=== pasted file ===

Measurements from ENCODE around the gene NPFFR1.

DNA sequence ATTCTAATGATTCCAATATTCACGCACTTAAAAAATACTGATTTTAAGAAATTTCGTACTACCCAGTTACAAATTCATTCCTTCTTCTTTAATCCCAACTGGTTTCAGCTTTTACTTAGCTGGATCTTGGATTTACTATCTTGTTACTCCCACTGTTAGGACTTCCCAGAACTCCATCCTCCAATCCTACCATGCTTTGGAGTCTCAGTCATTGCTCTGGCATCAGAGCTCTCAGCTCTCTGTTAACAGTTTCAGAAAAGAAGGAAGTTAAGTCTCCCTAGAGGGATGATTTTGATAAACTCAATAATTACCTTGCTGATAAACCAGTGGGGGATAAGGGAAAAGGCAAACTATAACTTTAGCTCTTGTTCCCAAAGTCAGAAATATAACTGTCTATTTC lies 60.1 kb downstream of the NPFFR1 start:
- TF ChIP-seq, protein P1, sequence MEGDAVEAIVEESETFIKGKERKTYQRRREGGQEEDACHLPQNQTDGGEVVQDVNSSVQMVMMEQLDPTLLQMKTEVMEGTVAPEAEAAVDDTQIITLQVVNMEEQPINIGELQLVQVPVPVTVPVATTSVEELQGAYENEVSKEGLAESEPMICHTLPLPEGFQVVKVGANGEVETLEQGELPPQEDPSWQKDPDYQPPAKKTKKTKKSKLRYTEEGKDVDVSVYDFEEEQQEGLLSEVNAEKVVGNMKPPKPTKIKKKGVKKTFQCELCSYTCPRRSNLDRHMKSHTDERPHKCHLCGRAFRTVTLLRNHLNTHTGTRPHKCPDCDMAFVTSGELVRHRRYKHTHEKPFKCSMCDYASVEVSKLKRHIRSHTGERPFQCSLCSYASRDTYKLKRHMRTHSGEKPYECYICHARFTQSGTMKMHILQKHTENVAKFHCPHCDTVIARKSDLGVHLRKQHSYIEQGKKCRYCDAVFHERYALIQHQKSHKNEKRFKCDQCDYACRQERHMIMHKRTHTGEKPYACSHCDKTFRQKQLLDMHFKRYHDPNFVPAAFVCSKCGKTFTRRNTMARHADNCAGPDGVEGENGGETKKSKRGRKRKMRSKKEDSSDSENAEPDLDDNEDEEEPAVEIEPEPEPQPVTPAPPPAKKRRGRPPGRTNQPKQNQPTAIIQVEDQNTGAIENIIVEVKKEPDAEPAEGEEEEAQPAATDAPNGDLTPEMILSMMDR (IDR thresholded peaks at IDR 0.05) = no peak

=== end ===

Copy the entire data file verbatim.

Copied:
Measurements from ENCODE around the gene NPFFR1.

DNA sequence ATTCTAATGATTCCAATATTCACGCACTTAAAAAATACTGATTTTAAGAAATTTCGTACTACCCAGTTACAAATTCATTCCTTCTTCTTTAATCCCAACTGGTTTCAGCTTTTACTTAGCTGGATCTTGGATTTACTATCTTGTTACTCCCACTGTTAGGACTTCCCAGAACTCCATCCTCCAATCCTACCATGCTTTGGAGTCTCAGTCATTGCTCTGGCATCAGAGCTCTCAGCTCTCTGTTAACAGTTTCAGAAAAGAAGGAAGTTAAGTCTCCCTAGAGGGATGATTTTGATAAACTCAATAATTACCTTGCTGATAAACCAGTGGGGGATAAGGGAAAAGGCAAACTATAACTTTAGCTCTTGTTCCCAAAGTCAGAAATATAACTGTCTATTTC lies 60.1 kb downstream of the NPFFR1 start:
- TF ChIP-seq, protein P1, sequence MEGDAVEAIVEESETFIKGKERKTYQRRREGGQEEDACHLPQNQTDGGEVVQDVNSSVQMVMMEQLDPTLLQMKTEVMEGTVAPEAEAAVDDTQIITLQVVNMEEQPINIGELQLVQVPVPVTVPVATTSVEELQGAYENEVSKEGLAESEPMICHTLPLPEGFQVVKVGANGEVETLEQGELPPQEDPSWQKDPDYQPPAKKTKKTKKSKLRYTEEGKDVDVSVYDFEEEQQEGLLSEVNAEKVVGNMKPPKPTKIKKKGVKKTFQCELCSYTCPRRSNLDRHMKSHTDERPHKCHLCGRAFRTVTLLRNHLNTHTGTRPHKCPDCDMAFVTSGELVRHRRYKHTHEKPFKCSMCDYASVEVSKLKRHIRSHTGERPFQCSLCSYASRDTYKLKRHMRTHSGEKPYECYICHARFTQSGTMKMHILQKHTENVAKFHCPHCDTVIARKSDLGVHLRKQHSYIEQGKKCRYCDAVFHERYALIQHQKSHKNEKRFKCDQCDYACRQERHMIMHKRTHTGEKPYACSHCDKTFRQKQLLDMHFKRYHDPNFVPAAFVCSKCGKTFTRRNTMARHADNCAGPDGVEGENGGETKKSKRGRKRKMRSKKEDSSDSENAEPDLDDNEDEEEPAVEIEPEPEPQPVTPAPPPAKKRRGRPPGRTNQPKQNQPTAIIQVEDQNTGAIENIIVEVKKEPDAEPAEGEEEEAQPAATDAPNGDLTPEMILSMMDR (IDR thresholded peaks at IDR 0.05) = no peak